# Calibration in Acoustics

23.08.2021

To obtain precise results, the acoustic measurement chain must be calibrated. The measurement chain consists of the microphone, a test amplifier and an A/D converter. This chain converts the sound pressure into a voltage signal and digitizes it.

In acoustics, sound levels are specified in dB. This is a logarithmic measure which is related to a reference magnitude. For an amplitude A, A in dB = 10 * Log (A² / Aref²) = 20 * Log(A / Aref) and for a power P, P in dB = 10 * Log(P / Pref). By definition, the acoustic sound pressure 2 * 10-5 Pa is assigned to the level 0 dB. This sound pressure is considered the threshold of human hearing.

A correctly calibrated acoustic measurement chain has a sensitivity of 50 mV/Pa. Therefore, for a level of 0 dB, 2 * 10-5 Pa * 50 mV/Pa = 100 * 10-5 mV = 1 μV should be measured. The RMS value (root mean square) of the measured wave is applicable to this voltage.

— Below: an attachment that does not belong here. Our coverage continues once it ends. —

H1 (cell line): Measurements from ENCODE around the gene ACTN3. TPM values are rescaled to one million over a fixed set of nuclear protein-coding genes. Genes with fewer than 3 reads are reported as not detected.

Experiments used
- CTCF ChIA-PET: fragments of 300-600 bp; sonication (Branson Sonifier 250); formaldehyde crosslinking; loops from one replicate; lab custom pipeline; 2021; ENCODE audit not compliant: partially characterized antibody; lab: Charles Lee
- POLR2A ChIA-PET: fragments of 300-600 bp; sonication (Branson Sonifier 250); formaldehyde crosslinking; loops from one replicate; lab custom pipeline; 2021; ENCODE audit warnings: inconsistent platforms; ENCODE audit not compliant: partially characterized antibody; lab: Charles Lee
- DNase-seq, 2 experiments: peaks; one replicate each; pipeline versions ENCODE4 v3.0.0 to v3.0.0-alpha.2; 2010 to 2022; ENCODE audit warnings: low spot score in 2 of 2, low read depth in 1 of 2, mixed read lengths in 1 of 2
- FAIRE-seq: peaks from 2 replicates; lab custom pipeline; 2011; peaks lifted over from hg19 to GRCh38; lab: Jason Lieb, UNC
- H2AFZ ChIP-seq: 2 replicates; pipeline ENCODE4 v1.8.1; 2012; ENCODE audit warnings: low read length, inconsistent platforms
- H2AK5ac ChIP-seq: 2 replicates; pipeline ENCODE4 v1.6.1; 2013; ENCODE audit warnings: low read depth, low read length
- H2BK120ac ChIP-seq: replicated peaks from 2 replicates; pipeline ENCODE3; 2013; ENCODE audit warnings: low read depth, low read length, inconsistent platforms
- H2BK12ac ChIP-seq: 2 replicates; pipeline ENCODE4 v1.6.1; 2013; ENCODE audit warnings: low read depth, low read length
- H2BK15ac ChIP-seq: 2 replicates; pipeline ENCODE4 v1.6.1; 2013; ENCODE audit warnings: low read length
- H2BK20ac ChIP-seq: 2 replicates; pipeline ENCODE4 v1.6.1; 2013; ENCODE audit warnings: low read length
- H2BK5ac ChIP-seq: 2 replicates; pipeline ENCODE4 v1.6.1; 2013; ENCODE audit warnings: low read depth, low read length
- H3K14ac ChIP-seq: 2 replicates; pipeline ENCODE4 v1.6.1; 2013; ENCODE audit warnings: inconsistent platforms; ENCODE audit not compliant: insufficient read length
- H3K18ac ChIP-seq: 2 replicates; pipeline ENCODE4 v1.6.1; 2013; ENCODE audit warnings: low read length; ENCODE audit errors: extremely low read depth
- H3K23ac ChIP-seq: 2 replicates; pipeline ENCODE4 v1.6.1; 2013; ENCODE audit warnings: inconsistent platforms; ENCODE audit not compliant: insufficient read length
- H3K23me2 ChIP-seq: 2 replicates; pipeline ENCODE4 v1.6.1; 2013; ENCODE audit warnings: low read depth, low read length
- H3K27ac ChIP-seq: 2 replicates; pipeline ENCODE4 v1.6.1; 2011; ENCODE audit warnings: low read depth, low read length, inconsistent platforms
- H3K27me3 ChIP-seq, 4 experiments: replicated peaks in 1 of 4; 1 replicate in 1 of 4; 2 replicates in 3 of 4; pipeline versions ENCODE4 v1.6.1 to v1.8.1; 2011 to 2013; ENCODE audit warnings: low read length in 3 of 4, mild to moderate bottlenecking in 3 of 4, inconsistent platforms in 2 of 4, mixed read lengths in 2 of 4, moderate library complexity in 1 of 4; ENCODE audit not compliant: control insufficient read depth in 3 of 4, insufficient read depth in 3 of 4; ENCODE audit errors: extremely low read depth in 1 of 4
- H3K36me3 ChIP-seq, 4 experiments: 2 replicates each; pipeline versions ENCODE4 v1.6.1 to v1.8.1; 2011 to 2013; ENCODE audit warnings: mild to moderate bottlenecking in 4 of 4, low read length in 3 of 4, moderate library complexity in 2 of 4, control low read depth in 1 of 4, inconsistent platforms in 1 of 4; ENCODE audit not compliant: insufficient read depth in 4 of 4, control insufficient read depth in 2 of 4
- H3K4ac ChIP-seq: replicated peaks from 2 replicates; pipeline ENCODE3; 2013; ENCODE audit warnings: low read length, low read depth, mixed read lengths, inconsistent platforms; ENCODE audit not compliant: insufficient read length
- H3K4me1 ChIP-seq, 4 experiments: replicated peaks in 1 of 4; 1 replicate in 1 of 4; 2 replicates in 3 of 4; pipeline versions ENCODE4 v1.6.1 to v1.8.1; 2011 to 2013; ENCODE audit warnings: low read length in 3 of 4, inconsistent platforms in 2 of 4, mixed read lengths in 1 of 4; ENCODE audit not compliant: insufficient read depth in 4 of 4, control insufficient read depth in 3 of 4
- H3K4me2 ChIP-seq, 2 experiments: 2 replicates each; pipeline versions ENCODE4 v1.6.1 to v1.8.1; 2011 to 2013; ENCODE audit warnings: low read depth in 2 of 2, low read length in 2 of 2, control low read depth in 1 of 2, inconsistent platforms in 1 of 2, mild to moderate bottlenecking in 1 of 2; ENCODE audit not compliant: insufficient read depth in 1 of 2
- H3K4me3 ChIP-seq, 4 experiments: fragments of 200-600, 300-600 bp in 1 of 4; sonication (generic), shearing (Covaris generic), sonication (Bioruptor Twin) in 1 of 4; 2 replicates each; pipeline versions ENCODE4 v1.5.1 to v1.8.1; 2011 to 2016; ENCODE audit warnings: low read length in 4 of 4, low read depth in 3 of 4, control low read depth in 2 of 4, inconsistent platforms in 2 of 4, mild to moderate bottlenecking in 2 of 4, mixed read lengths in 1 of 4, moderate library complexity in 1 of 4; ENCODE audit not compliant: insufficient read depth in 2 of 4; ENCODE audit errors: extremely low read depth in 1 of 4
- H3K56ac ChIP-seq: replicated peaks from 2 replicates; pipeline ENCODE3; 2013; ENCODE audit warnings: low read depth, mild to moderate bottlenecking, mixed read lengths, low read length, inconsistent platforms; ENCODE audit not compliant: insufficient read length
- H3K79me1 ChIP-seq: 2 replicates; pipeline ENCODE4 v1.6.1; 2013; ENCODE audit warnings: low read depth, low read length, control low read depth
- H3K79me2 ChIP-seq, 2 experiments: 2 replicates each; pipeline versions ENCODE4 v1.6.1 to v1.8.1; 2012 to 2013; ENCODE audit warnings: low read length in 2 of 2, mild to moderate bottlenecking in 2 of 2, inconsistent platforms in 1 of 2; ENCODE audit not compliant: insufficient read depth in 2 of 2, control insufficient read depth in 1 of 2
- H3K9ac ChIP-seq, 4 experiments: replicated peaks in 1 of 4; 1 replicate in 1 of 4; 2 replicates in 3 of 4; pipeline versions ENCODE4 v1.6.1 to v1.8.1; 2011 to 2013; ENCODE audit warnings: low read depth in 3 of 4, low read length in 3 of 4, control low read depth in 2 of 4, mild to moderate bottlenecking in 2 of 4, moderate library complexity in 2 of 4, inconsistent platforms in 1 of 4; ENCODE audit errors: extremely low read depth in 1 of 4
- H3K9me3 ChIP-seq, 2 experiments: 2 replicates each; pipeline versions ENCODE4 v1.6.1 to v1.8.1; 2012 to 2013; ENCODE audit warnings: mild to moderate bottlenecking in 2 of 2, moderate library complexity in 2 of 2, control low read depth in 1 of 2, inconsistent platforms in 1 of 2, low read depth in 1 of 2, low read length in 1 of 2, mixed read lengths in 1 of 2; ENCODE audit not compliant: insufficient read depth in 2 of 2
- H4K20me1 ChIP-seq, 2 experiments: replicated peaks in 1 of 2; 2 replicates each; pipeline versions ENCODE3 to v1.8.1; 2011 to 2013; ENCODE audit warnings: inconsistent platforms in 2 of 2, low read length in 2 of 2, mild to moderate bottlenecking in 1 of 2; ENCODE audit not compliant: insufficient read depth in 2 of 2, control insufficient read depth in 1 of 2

The calibration usually is the result of measuring an acoustic reference level generated by a calibrator. Usually, an acoustic calibrator provides a reference level of 94 dB, which corresponds to a sound pressure of 2 * 10-5 Pa * 10(94/20) ≈ 1.0023 Pa. The measurement chain should provide an RMS value of approx. 50.11 mV for this level.

The calibration of the measurement chain provides a calibration value that is specified in dB. Since we are dealing with a logarithmic measurement, this calibration value must be added to the measured level in order to compensate for the deviation of sensitivity of the measurement chain from the required 50 mV/Pa. For the measured RMS voltage, this addition corresponds to multiplication with a calibration factor. For a measurement chain with a sensitivity of exactly 50 mV/Pa, the calibration value is equal to 0 dB. If the sensitivity of the measurement chain is lower, then the result is a positive dB value, which corresponds to a factor greater than one. For a measurement chain with sensitivity that is too high, the result is a negative dB value, which corresponds to a factor less than one.

Share article or send as email: